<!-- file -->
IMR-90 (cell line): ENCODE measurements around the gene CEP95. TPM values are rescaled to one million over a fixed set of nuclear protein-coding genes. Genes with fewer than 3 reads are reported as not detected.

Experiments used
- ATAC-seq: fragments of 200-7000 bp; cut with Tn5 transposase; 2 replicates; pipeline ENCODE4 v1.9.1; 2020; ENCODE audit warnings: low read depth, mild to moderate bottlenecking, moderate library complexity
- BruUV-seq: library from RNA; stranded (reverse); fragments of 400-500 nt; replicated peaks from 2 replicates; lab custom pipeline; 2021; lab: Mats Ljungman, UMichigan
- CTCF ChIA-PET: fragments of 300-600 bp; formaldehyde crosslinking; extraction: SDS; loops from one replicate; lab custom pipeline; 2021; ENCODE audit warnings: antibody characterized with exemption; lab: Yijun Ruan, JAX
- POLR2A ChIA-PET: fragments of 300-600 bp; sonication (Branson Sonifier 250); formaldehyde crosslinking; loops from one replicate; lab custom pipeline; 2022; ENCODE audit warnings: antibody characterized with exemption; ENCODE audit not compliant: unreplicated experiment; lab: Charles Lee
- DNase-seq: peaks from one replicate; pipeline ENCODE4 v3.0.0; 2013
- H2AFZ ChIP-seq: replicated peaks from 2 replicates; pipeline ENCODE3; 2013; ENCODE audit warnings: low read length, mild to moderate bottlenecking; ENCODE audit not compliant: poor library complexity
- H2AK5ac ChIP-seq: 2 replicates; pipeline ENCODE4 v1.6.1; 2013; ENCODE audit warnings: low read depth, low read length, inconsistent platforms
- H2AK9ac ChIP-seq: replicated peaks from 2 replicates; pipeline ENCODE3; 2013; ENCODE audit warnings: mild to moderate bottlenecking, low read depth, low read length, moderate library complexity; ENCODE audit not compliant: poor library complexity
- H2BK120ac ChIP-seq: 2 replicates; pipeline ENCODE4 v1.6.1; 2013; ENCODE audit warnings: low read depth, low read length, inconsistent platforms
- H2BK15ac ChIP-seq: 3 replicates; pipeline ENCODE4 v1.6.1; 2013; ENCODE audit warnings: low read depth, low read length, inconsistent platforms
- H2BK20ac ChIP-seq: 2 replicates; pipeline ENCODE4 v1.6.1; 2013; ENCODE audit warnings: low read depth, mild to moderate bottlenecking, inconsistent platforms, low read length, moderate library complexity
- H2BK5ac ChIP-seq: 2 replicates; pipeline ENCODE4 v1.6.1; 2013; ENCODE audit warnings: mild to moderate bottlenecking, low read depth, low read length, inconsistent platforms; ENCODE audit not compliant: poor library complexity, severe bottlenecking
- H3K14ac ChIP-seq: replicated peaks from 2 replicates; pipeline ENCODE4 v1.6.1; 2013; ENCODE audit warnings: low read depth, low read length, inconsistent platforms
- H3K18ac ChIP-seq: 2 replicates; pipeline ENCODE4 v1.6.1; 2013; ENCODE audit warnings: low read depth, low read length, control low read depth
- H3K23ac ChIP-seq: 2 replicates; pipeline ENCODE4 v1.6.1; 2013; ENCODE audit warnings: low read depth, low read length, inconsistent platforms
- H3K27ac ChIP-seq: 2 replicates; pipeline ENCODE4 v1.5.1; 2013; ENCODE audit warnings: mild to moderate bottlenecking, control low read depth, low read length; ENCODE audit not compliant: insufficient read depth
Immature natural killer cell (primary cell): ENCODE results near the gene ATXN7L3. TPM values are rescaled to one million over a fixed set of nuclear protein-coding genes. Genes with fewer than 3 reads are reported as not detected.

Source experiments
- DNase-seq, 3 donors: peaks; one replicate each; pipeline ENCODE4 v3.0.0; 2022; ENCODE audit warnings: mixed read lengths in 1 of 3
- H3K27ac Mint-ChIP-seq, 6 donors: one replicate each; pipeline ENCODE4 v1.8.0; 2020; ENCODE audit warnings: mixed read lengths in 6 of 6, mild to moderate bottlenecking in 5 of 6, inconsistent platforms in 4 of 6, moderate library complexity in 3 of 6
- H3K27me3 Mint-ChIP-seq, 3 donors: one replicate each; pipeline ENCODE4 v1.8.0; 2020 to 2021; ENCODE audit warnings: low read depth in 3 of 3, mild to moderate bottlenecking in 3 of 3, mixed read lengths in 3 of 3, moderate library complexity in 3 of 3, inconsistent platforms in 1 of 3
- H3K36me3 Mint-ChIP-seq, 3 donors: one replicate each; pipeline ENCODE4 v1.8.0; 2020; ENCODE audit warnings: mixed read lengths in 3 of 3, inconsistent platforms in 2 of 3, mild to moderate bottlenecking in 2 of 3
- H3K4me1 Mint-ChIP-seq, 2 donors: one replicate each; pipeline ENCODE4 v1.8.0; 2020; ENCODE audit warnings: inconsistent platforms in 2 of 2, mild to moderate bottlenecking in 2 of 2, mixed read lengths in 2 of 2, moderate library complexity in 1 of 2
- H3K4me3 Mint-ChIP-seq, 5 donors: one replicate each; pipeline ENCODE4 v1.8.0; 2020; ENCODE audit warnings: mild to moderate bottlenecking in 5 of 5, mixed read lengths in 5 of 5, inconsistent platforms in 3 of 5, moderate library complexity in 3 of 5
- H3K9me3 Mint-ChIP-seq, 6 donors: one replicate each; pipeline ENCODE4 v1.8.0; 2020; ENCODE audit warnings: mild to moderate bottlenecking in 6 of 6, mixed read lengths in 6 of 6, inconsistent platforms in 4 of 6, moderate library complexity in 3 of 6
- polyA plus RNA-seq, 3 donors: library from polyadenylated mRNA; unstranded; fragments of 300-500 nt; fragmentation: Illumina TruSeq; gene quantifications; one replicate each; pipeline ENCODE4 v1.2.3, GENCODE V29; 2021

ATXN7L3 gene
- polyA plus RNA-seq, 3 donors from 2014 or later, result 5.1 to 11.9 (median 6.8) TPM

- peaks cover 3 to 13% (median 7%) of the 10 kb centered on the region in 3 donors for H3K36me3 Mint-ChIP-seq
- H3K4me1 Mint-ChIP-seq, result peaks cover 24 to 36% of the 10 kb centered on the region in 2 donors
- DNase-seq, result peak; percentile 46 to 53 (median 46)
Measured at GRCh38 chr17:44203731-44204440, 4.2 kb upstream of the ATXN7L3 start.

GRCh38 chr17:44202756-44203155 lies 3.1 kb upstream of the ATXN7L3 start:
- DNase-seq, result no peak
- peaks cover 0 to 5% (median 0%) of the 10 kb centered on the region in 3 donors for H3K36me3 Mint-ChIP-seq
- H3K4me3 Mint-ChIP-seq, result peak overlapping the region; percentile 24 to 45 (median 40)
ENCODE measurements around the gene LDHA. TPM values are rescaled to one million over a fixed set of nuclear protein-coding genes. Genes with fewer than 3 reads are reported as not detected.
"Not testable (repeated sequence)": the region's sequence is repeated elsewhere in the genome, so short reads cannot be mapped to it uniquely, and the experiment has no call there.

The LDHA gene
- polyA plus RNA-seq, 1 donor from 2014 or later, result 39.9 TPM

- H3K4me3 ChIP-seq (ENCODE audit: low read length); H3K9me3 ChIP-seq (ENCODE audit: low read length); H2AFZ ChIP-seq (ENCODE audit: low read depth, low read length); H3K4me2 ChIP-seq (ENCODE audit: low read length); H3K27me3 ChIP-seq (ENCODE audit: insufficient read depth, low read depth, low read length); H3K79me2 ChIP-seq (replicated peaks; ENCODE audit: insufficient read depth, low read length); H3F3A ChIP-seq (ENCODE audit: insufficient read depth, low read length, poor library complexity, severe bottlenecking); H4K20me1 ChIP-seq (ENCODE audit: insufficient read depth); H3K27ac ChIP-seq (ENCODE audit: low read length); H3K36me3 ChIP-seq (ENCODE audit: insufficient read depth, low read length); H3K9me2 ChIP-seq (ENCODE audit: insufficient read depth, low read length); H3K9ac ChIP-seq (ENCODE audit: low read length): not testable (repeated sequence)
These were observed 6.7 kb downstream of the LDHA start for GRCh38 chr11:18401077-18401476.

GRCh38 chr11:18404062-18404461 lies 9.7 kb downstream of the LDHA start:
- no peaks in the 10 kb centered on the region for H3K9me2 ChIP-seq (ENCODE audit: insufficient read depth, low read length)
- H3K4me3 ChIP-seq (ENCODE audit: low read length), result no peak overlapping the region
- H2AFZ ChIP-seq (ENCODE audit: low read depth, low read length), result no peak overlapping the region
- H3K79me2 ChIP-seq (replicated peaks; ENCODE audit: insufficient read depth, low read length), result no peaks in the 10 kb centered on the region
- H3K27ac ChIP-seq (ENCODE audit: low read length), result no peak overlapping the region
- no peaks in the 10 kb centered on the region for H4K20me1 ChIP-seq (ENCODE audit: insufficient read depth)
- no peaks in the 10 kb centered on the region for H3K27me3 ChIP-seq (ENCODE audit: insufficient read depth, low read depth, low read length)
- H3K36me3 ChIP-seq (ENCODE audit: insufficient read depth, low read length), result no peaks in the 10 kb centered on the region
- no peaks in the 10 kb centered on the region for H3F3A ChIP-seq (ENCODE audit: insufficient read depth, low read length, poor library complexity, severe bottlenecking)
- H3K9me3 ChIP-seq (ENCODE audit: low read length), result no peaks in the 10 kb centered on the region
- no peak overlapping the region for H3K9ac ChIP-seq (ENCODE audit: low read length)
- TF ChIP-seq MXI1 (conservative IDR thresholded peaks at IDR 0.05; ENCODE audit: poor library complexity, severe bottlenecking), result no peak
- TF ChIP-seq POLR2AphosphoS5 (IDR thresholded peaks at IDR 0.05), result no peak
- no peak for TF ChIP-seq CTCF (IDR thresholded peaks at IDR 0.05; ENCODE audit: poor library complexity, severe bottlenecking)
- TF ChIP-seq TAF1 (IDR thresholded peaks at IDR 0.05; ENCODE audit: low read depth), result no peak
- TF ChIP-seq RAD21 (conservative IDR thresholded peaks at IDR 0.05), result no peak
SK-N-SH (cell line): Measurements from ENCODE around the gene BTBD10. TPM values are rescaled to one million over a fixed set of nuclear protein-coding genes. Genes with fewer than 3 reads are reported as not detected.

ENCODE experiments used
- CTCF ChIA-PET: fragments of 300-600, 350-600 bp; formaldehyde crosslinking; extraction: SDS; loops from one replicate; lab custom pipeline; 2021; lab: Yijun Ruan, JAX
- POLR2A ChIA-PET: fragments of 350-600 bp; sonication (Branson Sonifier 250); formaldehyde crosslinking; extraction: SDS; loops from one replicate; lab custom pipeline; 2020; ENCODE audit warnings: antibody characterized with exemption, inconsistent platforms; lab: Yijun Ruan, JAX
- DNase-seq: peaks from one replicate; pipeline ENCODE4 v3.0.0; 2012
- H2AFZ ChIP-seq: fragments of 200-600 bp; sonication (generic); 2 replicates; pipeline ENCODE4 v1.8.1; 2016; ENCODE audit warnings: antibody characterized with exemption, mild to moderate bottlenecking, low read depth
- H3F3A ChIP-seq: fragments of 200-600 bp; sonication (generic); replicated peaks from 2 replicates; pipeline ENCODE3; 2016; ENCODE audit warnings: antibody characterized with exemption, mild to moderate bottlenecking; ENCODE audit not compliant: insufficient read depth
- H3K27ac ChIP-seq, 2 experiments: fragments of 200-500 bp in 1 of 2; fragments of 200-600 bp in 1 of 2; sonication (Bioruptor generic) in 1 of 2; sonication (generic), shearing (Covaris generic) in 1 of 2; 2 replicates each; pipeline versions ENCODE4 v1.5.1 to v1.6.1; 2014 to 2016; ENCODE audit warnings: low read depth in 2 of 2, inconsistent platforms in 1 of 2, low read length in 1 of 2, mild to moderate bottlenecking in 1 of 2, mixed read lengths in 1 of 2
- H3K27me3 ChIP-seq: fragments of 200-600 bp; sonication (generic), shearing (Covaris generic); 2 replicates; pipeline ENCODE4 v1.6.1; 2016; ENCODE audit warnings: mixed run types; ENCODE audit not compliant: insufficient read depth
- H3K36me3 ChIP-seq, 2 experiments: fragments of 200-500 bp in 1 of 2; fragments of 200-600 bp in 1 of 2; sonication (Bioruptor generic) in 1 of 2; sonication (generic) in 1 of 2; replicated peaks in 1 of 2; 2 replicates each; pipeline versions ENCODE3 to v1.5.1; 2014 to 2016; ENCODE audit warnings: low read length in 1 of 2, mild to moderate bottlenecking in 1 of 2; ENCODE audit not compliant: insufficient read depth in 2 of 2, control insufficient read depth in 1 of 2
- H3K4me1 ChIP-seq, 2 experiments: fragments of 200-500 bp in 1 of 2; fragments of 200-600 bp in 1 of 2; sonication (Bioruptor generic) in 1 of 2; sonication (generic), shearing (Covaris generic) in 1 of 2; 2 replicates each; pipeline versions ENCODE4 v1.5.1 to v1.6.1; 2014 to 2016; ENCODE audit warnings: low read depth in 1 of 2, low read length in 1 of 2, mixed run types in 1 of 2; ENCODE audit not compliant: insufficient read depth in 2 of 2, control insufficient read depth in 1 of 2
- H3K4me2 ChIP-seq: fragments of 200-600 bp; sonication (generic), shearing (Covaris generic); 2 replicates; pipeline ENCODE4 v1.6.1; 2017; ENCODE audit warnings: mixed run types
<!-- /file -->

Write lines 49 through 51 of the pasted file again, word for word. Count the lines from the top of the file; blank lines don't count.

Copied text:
- H3K79me2 ChIP-seq (replicated peaks; ENCODE audit: insufficient read depth, low read length), result no peaks in the 10 kb centered on the region
- H3K27ac ChIP-seq (ENCODE audit: low read length), result no peak overlapping the region
- no peaks in the 10 kb centered on the region for H4K20me1 ChIP-seq (ENCODE audit: insufficient read depth)